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I had to quit programming for six years because of an RSI. In attempt to get around it, I even spent a year and half (painfully) writing a new kind of 'higher level' text editor better for use with motion sensors [1]. Now it's been ten years, and I still don't exactly know what the cause was/is, though I've got it to a point now where it's at least tolerable.

I think the most confusing factor here is the (potential) mental component to these injuries. I personally ruled that out as a possibility for the first five years or so just because it didn't really fit into my understanding of things that I could experience physical pain via something mental. The idea was tantamount to calling the pain artificial, which I knew was very much not the case.

The article (and others here) mention Dr. Sarno. I also read a couple of his books, and a couple more from others who think in the same basic framework. It helped. I'm certain there is/was a mental component—but I don't think Sarno et al's framework is good enough yet (don't get me wrong though—it does work for some people). Aside from results being imperfect, the fact that much of it is grounded in Freudian psychology is an obvious defect. I think they've hit on some techniques that can help, but the theory is bad (which prevents them from effectively refining the techniques).

My latest idea on what has caused all of this: I had some kind of physical injury early on (maybe tendonitis), and it eventually resolved itself. However, I developed this habit of very anxiously monitoring/testing the wrist/hand pain whenever using mouse and keyboard, which would cause the muscles to tense to the point of being painful. Unfortunately, my mind failed to distinguish between the original pain and that caused by tensing, so I continued operating under the assumption that I had some RSI, and continued vigorously worrying about it and attempting to solve it.

The only thing I can think of doing now (and which I am actively doing), is getting better at meditation so I can hopefully one day let go and not worry and tense up while using mouse/keyboard :/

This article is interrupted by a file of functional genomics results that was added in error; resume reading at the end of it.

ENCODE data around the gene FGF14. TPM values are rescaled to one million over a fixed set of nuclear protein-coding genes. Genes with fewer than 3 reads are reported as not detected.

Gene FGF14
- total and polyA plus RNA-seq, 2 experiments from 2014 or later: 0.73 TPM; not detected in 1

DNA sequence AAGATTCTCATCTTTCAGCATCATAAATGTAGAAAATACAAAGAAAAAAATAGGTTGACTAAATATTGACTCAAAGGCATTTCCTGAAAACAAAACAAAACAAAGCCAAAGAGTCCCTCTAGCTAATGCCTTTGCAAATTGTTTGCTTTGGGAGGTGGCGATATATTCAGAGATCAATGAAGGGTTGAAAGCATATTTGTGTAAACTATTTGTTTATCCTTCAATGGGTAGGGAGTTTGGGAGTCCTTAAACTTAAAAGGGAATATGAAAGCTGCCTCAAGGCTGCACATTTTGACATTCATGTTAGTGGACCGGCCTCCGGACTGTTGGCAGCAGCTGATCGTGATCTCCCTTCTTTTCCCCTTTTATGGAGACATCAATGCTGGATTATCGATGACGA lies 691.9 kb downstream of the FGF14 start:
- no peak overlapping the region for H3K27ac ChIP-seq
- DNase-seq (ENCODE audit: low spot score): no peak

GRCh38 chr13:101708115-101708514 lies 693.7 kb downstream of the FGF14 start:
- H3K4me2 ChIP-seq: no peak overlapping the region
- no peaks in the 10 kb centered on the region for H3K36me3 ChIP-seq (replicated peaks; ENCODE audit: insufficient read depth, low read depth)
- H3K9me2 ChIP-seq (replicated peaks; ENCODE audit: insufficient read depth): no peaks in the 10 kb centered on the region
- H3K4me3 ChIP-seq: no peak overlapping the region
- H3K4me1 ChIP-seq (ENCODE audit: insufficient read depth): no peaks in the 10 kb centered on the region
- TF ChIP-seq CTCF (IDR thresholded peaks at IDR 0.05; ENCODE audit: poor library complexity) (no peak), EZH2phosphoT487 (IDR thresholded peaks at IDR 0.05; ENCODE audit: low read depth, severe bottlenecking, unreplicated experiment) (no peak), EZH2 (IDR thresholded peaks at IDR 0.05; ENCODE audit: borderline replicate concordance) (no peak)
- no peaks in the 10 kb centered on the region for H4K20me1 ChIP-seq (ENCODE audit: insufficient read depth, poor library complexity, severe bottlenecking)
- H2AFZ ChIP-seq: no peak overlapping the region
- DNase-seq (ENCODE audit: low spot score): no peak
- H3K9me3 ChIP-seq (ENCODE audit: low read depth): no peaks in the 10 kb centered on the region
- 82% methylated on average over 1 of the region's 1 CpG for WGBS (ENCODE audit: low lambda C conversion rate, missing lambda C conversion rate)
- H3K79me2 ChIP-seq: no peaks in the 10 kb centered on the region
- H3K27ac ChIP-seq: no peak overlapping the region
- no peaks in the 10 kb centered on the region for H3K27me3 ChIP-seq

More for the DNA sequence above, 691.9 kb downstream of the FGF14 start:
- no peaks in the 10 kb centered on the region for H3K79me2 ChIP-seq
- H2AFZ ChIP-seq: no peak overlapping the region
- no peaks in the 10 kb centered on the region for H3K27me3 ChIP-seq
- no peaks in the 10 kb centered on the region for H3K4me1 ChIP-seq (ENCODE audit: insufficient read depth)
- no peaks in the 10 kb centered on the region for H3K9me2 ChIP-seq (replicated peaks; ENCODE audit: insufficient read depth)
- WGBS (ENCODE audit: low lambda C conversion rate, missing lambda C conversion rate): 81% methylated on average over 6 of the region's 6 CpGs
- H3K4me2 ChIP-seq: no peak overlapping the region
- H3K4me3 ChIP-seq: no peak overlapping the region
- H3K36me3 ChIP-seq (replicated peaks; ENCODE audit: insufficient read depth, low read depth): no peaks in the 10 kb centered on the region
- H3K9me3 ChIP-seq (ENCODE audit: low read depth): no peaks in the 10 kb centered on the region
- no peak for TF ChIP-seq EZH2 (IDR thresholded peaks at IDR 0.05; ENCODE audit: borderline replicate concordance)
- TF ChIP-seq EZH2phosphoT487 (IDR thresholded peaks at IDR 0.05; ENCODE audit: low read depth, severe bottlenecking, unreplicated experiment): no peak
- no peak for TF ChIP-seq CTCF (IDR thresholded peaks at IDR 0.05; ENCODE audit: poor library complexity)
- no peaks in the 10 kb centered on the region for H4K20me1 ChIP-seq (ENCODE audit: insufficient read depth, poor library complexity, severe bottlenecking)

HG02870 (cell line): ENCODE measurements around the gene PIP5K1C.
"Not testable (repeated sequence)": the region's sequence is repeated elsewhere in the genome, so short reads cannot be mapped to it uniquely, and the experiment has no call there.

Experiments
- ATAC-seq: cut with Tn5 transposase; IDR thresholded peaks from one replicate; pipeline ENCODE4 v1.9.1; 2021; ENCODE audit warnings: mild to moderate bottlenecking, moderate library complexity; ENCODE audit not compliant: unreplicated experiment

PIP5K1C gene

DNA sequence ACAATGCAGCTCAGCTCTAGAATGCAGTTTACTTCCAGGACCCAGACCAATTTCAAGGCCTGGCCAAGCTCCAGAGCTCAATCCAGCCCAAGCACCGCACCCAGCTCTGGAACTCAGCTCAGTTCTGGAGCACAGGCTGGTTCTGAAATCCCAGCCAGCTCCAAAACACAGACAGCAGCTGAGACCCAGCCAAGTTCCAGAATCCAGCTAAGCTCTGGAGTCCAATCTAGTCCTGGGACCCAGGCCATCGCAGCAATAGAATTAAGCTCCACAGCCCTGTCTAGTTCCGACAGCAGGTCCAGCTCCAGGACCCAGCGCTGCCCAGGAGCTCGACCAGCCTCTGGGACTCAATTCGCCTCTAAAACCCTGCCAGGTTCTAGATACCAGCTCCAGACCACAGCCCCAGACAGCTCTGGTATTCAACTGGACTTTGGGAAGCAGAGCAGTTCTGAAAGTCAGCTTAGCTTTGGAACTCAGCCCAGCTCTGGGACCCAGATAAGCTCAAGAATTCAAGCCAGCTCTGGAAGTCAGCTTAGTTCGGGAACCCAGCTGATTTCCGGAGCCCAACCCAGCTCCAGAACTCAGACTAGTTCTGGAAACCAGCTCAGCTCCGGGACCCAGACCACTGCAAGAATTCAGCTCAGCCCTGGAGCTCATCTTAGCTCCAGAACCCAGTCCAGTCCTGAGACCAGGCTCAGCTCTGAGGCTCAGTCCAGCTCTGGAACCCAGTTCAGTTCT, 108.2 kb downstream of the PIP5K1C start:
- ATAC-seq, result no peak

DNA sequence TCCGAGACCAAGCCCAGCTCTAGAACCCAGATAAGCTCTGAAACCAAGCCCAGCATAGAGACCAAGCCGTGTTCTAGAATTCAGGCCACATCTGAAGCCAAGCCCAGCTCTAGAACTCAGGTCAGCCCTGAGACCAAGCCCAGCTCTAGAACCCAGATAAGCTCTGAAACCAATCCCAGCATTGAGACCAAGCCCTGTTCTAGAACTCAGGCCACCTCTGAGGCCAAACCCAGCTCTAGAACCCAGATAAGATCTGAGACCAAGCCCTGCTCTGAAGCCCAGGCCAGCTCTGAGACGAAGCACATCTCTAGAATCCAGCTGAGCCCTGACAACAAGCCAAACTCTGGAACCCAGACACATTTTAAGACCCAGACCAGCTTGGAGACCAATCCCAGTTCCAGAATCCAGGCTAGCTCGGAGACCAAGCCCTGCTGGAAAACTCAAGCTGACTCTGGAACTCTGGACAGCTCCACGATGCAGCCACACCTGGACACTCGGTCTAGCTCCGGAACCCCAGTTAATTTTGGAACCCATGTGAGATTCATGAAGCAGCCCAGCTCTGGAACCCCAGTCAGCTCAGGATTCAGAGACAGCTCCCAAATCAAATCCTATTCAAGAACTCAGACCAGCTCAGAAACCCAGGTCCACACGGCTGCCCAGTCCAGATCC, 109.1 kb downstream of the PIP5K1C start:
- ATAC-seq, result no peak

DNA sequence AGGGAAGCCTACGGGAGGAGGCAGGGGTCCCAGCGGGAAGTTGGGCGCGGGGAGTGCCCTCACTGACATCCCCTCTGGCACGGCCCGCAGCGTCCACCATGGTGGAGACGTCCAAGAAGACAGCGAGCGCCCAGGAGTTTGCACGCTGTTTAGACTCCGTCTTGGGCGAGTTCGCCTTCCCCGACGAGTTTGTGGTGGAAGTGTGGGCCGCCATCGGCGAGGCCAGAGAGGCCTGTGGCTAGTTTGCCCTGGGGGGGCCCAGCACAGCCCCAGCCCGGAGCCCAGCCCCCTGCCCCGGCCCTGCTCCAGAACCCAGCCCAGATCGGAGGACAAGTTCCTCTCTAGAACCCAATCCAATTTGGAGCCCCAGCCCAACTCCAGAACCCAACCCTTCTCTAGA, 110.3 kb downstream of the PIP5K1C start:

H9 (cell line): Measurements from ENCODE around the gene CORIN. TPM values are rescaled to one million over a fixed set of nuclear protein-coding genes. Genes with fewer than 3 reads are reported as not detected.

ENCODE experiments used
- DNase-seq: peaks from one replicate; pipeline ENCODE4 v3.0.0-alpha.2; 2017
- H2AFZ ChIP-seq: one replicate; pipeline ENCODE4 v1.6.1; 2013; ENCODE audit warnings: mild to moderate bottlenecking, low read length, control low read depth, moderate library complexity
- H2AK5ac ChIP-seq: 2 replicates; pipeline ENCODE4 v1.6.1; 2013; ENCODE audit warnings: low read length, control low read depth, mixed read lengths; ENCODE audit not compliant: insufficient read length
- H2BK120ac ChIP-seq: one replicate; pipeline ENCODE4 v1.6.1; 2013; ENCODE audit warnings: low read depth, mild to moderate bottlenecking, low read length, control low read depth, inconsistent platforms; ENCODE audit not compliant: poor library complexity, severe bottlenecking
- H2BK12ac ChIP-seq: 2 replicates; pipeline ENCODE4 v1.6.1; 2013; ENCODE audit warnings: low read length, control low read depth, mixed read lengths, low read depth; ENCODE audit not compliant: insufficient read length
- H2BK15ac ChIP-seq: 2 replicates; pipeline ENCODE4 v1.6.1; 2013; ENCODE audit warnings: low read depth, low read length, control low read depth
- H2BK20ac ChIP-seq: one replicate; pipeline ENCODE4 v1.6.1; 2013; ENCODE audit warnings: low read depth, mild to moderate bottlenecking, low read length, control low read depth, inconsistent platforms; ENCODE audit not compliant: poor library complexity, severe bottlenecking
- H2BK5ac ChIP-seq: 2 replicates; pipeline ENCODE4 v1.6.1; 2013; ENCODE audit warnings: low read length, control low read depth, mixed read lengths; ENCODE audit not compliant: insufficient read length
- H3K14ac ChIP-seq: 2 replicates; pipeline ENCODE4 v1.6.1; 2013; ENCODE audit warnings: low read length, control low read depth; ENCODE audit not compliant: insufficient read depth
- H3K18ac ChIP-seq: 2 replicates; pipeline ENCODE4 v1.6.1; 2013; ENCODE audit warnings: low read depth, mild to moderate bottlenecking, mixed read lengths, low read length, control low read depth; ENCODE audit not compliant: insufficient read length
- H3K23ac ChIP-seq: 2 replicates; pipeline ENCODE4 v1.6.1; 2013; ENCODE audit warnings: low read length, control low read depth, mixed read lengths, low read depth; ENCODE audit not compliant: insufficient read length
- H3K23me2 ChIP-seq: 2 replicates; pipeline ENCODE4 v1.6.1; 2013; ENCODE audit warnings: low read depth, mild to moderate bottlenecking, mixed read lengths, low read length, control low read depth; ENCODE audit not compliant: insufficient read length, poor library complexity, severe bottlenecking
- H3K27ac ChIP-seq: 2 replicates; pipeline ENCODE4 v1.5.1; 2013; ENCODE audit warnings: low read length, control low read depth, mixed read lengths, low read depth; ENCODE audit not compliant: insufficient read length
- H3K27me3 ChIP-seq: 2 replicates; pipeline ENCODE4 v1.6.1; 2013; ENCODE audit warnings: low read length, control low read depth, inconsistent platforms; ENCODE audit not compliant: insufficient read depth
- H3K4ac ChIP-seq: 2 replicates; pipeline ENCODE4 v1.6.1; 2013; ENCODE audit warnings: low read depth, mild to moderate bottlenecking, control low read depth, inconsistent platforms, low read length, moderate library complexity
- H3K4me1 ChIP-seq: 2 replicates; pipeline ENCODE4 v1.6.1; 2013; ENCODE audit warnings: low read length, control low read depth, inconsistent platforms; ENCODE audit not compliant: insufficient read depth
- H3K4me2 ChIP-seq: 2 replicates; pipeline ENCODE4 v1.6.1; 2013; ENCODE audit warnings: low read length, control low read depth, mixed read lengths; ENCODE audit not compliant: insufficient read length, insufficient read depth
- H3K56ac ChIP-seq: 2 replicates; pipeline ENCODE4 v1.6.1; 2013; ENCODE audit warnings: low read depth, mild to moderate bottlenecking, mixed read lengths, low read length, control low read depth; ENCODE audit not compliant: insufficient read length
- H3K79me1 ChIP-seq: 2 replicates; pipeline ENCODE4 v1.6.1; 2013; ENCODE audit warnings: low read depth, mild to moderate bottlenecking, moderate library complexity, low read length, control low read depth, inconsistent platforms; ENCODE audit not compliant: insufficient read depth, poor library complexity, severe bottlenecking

[1] http://westoncb.com/projects/tiledtext

Sarno's program completely cured my RSI. My highly-regarded surgeon was ready to operate for cubital tunnel, which had been getting progressively worse for about 2 years. I was to the point that I would feel pain all the time while typing, and had some tingling/numbness. I was concerned about surgery, so I decided to try some alternatives first, and the stuff from Sarno was amazing. It was scary as hell to just tell myself that the pain wasn't real, and that I wasn't hurting myself, but I figured it was worth a shot.

It's been 10 years since then. I now have zero problems, no special exercises, no ergonomic keyboards, chairs, desks, etc. I also regularly play ARPGs like Diablo 3 and Path of Exile, which make most people with RSI cringe.

I agree that Sarno's framework is not perfect. I'm not sure I buy his explanations as to why it works, but it does work. The key is that there is a huge mental component to RSI (or, at least, to some cases of RSI) that most people don't acknowledge. The monitoring/worrying about damaging yourself does something to those muscles/tendons that builds up over time.

I started having back issues about five years ago. It got so bad that getting out of bed in the morning was a struggle. I was diagnosed with a herniated disc at L4/L5. I tried chiropractic, acupuncture, and massage therapy to no avail. Then I came across one of Sarno's books. I remembered Howard Stern singing his praises years ago on his show, so I decided to at least give it a shot. I was very skeptical, but within the first twenty pages Sarno had described my situation to a tee. I started following his advice and saw immediate results. I was back to running and doing yoga within a few days and a couple weeks later I was back in the gym doing dead lifts. Aside from an occasional flare up during stressful periods, I haven't had any issues since then.

However, I don't agree with Sarno's view that the mind uses pain as a diversion from psychological or emotional issues. I think it uses to pain as a way to get our attention, to let us know that we need to deal with those underlying issues.

Your interpretation matches my experience, too. It seems more like the mind uses pain and anxiety to call attention to the fact that something is wrong, rather than to distract us.

I am another Dr Sarno advocate. I had been out of my startup for two months, in utter despair. I happened to bump into a friend who recommended the book and free online course. It changed my life.

Another Sarno cure checking in. I had debilitating "RSI" for two years. Read The Mindbody Connection by Sarno and within just a few days I was feeling much better. Within a couple of weeks I was virtually back to normal. It's been almost two years now since my recovery and I am doing great. I would highly recommend Dr. Sarno's books to anyone with "RSI".

That should be The Mindbody Prescription, not The Mindbody Connection.

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